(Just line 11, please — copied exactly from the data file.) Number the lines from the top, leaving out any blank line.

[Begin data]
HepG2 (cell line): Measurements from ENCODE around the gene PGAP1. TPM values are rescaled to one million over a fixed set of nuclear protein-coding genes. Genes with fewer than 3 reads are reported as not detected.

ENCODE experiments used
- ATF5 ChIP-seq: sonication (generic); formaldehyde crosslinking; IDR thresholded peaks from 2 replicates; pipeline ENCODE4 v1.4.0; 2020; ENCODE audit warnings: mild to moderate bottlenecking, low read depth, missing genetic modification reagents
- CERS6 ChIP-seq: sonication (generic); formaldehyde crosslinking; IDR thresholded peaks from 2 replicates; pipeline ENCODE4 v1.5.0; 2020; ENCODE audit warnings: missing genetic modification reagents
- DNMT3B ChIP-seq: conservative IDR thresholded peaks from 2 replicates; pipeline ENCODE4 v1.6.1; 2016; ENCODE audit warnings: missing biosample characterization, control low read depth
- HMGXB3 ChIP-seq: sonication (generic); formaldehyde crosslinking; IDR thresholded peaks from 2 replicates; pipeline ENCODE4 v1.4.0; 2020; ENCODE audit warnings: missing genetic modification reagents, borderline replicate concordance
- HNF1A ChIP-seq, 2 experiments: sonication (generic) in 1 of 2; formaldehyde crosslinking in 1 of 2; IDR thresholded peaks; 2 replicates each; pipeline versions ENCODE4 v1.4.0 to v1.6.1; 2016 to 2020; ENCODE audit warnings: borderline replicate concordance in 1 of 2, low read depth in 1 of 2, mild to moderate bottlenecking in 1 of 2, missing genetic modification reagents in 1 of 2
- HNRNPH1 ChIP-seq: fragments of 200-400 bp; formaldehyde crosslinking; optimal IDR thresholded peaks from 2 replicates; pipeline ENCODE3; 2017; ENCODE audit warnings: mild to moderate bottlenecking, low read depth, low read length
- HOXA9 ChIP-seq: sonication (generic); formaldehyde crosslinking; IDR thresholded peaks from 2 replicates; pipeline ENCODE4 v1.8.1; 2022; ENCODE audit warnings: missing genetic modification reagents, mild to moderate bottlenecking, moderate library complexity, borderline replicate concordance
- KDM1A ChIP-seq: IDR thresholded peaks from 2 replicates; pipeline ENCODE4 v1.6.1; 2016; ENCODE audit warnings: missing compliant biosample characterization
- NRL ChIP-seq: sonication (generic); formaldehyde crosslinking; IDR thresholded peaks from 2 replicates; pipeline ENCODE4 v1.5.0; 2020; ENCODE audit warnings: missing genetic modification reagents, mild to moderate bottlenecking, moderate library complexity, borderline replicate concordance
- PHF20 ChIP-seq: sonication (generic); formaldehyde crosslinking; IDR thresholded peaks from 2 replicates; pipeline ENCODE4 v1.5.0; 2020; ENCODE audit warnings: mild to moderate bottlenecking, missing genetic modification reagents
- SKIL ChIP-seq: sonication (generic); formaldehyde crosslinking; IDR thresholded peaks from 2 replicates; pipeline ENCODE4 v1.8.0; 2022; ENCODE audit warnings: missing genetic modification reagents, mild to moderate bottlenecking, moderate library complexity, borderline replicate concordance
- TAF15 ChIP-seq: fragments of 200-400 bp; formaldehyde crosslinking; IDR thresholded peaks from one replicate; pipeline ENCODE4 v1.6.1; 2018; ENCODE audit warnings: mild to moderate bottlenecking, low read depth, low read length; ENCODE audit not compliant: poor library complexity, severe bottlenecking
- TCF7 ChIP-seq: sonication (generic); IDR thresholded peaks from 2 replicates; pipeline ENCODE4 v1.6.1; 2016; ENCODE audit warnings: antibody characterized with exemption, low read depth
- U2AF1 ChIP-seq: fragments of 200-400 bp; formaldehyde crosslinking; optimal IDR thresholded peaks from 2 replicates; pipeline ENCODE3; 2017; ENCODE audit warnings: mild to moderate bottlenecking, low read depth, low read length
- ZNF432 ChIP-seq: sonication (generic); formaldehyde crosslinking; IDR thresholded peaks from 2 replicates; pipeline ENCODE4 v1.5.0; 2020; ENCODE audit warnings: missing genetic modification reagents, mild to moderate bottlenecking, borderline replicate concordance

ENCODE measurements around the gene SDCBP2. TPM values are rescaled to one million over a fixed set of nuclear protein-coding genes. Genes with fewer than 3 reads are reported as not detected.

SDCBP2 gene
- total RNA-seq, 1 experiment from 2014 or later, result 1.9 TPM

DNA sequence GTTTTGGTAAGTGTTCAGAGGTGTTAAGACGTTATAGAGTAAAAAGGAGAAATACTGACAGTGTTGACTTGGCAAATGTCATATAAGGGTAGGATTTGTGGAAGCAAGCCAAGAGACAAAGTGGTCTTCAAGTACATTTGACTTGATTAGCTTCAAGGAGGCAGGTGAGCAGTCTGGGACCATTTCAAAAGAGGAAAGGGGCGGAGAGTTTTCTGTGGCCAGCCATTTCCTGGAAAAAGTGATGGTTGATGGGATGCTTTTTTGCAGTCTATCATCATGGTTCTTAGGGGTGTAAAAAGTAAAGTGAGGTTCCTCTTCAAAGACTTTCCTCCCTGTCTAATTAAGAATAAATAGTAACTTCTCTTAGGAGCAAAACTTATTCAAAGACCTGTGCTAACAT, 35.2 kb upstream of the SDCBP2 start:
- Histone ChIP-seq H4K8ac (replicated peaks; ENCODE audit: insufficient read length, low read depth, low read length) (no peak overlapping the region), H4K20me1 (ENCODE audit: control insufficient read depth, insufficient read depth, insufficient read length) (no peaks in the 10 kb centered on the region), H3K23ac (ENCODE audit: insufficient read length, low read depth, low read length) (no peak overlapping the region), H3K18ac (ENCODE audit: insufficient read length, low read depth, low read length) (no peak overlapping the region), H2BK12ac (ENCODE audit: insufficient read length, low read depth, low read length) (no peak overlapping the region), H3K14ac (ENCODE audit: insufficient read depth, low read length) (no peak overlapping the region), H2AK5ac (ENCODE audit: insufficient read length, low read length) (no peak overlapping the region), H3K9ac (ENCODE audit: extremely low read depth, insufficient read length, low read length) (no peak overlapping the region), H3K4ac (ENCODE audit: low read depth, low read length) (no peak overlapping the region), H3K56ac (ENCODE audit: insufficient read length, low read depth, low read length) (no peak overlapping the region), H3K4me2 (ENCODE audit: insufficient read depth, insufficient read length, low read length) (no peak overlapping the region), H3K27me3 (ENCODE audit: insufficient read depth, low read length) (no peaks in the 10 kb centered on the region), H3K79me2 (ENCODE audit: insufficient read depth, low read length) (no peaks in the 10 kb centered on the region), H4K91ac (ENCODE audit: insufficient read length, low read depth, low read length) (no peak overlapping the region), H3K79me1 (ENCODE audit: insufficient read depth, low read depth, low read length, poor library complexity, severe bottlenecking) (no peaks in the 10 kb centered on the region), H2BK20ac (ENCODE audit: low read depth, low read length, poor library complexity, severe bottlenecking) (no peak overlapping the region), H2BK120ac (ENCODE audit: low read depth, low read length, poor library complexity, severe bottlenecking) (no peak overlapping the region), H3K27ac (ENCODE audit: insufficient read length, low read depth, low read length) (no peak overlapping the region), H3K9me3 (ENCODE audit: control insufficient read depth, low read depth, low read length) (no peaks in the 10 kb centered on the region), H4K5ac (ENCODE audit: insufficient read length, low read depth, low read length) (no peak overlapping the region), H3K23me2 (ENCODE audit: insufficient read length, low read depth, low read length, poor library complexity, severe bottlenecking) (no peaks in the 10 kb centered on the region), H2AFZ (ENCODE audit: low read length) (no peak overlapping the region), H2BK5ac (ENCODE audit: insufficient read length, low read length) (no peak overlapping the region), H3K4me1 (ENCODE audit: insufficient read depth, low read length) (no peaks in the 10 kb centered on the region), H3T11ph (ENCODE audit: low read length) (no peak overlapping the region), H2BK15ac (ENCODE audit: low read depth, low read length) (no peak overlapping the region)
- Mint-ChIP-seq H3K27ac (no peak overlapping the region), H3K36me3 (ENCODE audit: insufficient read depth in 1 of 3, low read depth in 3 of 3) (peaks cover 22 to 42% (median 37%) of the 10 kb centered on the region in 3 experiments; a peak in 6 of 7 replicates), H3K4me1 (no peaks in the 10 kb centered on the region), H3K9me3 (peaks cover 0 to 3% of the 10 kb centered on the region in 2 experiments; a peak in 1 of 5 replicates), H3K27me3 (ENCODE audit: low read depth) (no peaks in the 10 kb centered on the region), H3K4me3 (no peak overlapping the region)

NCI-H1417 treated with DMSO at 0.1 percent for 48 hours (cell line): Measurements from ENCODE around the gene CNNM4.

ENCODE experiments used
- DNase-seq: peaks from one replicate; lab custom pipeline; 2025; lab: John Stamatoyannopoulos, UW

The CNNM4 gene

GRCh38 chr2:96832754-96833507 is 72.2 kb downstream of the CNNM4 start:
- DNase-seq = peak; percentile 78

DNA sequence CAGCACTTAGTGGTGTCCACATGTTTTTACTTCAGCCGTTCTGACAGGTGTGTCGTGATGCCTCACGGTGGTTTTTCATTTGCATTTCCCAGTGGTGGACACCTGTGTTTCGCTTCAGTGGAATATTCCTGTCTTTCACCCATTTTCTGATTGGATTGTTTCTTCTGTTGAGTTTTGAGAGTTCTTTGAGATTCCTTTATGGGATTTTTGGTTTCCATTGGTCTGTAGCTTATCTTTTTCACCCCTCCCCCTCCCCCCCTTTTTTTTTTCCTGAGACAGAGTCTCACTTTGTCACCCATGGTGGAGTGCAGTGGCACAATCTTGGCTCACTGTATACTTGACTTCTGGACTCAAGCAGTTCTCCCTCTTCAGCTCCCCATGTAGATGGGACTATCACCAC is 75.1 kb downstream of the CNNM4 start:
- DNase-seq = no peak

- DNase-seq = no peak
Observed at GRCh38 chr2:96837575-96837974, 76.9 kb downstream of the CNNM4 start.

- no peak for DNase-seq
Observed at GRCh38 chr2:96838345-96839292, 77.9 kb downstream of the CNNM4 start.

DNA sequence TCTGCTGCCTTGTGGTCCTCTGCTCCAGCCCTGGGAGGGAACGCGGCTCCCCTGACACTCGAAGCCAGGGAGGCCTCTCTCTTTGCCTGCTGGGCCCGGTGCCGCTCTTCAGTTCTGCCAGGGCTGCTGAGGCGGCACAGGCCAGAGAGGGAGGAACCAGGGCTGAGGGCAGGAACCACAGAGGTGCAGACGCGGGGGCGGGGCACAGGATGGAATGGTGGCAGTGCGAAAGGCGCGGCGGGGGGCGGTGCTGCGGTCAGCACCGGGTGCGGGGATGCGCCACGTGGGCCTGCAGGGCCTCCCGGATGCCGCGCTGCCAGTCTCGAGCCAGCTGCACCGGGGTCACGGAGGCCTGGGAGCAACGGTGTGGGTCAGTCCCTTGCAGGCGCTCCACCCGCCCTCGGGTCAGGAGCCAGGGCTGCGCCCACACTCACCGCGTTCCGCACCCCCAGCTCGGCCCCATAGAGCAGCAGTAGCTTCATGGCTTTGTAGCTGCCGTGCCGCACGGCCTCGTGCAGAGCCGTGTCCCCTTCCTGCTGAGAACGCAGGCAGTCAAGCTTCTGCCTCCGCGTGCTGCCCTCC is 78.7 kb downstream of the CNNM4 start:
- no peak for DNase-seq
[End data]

- NRL ChIP-seq: sonication (generic); formaldehyde crosslinking; IDR thresholded peaks from 2 replicates; pipeline ENCODE4 v1.5.0; 2020; ENCODE audit warnings: missing genetic modification reagents, mild to moderate bottlenecking, moderate library complexity, borderline replicate concordance